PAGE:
In any case, my point is that you refuse to deal with history or cold, hard facts. I am not obtuse enough to think that I am never wrong or that I am right because of my credentials, which I have never lorded over anybody to bully them into submitting to my opinion. I simply made an argument, backed it up with significant, compelling evidence, and made an admittedly ironic and sarcastic post comparing the two. But the comparison is not inappropriate, given that even present-day discourse about race, nation, blood, and "national character" differs in no real way from the way the Nazis talked about it.
Am I stupid enough to assert that the Korean and Nazi states are the SAME? Of course not. I am not saying that Koreans are going to round up foreigners, gays, and mixed-race people into camps and gas them qith Zyklon-B and selectively perform medical experiments on an even more unlucky few. What I am saying is that given that the notion of racial purity/national superiority in the very state that has partially influenced the self-conception of your own was one that directly resulted in the mass murder of over 12 million people (around 6 million Jewish and 6 million others, a fact often forgotten in the memorialized history of the incident) – I think that the purposeful obfuscation that goes along with hiding the problematic and embarrassing fact that your ideology shares a pedigree with the likes of Heinrich Himmler is also what is partially responsible with the fact many everyday citizens in this country simply have no idea why a "Hitler" bar is even offensive.
Do you really think that it is a coincidence that a person in just about every other country in the world – with the exception of Japan, actually, which is the other country that shares even more direct ties with the Prussians-cum-Germans-cum-Nazis – would bristle and shudder at the sight of a cartoon Adolf sipping on a brewsky as a decoration scheme? Of course, if a foreigner points this out, he or she is "bashing" Korea. If I academically talk about Korea and its own textbook problems, people call me an asshole; when Koreans do it in respect to Japanese textbooks, it's correcting "distorted" history. Ooooook.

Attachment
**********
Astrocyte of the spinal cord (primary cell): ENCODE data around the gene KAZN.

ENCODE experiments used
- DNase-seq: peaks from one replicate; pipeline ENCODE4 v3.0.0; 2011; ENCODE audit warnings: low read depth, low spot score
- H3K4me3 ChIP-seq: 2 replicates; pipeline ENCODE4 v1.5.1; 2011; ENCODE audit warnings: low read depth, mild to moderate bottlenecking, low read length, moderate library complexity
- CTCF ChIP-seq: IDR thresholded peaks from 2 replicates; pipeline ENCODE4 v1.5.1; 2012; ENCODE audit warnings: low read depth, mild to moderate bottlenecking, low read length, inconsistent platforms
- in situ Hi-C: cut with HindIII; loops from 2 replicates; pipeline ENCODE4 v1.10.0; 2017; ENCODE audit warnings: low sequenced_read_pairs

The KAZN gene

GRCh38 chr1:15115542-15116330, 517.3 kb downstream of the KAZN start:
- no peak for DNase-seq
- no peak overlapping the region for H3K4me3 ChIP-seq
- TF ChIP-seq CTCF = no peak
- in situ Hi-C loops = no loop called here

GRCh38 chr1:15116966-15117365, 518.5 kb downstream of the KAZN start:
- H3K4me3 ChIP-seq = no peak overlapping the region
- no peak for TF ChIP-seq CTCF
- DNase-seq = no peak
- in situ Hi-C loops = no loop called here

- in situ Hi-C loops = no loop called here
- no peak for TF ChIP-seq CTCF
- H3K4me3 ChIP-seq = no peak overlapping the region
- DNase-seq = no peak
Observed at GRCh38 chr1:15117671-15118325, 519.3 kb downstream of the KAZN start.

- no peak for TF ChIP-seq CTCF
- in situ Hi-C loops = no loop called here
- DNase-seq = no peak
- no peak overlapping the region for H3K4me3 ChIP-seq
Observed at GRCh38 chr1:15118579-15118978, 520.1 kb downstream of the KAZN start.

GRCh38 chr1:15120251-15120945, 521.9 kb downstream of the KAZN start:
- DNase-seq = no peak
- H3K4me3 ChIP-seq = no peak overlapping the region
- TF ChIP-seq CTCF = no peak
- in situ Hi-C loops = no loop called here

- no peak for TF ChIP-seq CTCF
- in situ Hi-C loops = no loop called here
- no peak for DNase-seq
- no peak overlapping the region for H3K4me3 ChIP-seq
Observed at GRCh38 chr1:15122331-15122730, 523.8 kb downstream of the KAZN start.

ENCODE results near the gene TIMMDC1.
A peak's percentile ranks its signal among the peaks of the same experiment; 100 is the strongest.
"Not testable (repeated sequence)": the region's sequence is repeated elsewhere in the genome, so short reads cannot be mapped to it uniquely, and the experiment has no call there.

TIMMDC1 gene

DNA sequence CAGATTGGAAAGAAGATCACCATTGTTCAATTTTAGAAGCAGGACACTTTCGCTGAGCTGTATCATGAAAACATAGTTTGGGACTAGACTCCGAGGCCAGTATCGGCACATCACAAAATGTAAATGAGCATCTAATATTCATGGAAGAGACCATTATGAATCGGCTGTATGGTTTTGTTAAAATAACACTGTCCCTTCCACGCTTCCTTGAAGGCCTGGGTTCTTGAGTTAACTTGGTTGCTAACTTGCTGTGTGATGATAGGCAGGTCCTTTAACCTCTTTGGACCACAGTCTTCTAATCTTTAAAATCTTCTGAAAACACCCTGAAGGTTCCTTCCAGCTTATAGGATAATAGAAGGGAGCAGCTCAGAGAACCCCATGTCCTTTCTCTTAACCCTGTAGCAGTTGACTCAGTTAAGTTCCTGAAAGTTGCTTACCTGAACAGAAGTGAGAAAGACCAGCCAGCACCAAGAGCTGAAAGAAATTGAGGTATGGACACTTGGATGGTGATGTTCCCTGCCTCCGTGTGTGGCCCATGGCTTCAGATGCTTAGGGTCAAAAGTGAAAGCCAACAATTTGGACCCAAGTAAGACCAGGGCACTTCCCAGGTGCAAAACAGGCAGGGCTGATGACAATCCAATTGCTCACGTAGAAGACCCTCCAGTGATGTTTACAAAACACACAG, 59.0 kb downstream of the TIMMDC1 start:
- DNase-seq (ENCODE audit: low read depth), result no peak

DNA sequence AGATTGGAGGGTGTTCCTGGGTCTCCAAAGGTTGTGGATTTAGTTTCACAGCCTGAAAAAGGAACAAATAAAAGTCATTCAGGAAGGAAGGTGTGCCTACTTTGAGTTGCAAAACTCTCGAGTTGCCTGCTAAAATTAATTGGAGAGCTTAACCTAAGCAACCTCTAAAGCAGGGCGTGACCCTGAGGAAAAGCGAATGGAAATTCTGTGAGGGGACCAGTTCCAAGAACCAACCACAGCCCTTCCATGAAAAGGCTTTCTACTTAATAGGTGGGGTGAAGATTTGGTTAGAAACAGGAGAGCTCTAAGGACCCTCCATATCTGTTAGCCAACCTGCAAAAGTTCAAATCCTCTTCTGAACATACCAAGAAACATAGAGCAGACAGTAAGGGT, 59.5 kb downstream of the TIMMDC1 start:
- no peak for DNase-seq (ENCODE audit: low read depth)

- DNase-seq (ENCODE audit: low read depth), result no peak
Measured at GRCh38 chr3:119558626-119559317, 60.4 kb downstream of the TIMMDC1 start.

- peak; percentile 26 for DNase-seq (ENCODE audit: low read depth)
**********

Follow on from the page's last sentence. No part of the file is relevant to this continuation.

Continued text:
I say it is not a coincidence and that you also can't go around saying "Koreans just don't know any better. Leave us alone." Ignorance is not even an excuse here, given the fact that Korean people are at least as exposed to the basic facts of what the Nazis did, how their actions are viewed in the eyes of the rest of the world, and how they are represented in the basic mediums that are now quite global – television, films, radio, print, translated books. I know for a fact that many Korean youth have read Anne Frank's diary, which has probably been in Korean translation for longer than I've been around, so don't tell me that Koreans are coming in from under some rock somewhere and just figuring this out.